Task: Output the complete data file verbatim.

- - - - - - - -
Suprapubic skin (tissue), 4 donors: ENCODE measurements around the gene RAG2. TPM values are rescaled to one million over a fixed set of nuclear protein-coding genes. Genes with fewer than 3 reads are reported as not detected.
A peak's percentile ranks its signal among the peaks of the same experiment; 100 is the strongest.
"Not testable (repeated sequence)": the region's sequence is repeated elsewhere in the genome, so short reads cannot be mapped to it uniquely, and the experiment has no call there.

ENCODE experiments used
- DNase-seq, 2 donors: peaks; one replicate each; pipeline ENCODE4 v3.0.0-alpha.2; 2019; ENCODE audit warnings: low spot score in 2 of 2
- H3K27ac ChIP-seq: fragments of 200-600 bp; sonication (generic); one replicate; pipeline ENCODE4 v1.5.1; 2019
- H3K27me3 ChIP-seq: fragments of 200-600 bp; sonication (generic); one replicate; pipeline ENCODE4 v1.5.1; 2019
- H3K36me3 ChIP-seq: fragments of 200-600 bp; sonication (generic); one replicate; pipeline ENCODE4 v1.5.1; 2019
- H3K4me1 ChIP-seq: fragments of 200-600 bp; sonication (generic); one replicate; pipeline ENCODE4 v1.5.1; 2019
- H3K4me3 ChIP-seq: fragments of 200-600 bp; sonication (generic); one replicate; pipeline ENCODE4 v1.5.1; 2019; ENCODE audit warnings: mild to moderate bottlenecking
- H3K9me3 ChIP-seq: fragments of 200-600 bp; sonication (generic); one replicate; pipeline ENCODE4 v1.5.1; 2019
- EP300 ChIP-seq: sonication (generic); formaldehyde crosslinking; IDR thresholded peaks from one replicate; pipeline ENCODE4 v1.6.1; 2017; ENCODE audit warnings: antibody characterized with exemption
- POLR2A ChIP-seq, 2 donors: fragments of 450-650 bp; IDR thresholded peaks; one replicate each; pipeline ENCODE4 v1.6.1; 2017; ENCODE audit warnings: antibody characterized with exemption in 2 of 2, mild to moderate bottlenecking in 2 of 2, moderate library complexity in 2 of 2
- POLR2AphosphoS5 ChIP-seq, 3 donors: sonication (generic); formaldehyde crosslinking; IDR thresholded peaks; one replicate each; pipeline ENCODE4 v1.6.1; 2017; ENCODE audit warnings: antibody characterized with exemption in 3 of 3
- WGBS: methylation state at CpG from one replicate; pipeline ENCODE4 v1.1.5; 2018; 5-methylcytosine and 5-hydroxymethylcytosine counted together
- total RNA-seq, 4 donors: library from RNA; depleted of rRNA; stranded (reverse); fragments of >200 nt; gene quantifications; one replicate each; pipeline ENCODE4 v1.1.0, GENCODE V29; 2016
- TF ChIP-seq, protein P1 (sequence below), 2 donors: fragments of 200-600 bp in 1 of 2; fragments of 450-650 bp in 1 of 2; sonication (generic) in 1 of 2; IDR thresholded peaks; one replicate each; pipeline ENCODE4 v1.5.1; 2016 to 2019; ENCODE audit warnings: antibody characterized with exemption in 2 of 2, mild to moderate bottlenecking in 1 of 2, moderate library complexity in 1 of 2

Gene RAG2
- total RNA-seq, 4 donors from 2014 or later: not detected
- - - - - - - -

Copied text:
Suprapubic skin (tissue), 4 donors: ENCODE measurements around the gene RAG2. TPM values are rescaled to one million over a fixed set of nuclear protein-coding genes. Genes with fewer than 3 reads are reported as not detected.
A peak's percentile ranks its signal among the peaks of the same experiment; 100 is the strongest.
"Not testable (repeated sequence)": the region's sequence is repeated elsewhere in the genome, so short reads cannot be mapped to it uniquely, and the experiment has no call there.

ENCODE experiments used
- DNase-seq, 2 donors: peaks; one replicate each; pipeline ENCODE4 v3.0.0-alpha.2; 2019; ENCODE audit warnings: low spot score in 2 of 2
- H3K27ac ChIP-seq: fragments of 200-600 bp; sonication (generic); one replicate; pipeline ENCODE4 v1.5.1; 2019
- H3K27me3 ChIP-seq: fragments of 200-600 bp; sonication (generic); one replicate; pipeline ENCODE4 v1.5.1; 2019
- H3K36me3 ChIP-seq: fragments of 200-600 bp; sonication (generic); one replicate; pipeline ENCODE4 v1.5.1; 2019
- H3K4me1 ChIP-seq: fragments of 200-600 bp; sonication (generic); one replicate; pipeline ENCODE4 v1.5.1; 2019
- H3K4me3 ChIP-seq: fragments of 200-600 bp; sonication (generic); one replicate; pipeline ENCODE4 v1.5.1; 2019; ENCODE audit warnings: mild to moderate bottlenecking
- H3K9me3 ChIP-seq: fragments of 200-600 bp; sonication (generic); one replicate; pipeline ENCODE4 v1.5.1; 2019
- EP300 ChIP-seq: sonication (generic); formaldehyde crosslinking; IDR thresholded peaks from one replicate; pipeline ENCODE4 v1.6.1; 2017; ENCODE audit warnings: antibody characterized with exemption
- POLR2A ChIP-seq, 2 donors: fragments of 450-650 bp; IDR thresholded peaks; one replicate each; pipeline ENCODE4 v1.6.1; 2017; ENCODE audit warnings: antibody characterized with exemption in 2 of 2, mild to moderate bottlenecking in 2 of 2, moderate library complexity in 2 of 2
- POLR2AphosphoS5 ChIP-seq, 3 donors: sonication (generic); formaldehyde crosslinking; IDR thresholded peaks; one replicate each; pipeline ENCODE4 v1.6.1; 2017; ENCODE audit warnings: antibody characterized with exemption in 3 of 3
- WGBS: methylation state at CpG from one replicate; pipeline ENCODE4 v1.1.5; 2018; 5-methylcytosine and 5-hydroxymethylcytosine counted together
- total RNA-seq, 4 donors: library from RNA; depleted of rRNA; stranded (reverse); fragments of >200 nt; gene quantifications; one replicate each; pipeline ENCODE4 v1.1.0, GENCODE V29; 2016
- TF ChIP-seq, protein P1 (sequence below), 2 donors: fragments of 200-600 bp in 1 of 2; fragments of 450-650 bp in 1 of 2; sonication (generic) in 1 of 2; IDR thresholded peaks; one replicate each; pipeline ENCODE4 v1.5.1; 2016 to 2019; ENCODE audit warnings: antibody characterized with exemption in 2 of 2, mild to moderate bottlenecking in 1 of 2, moderate library complexity in 1 of 2

Gene RAG2
- total RNA-seq, 4 donors from 2014 or later: not detected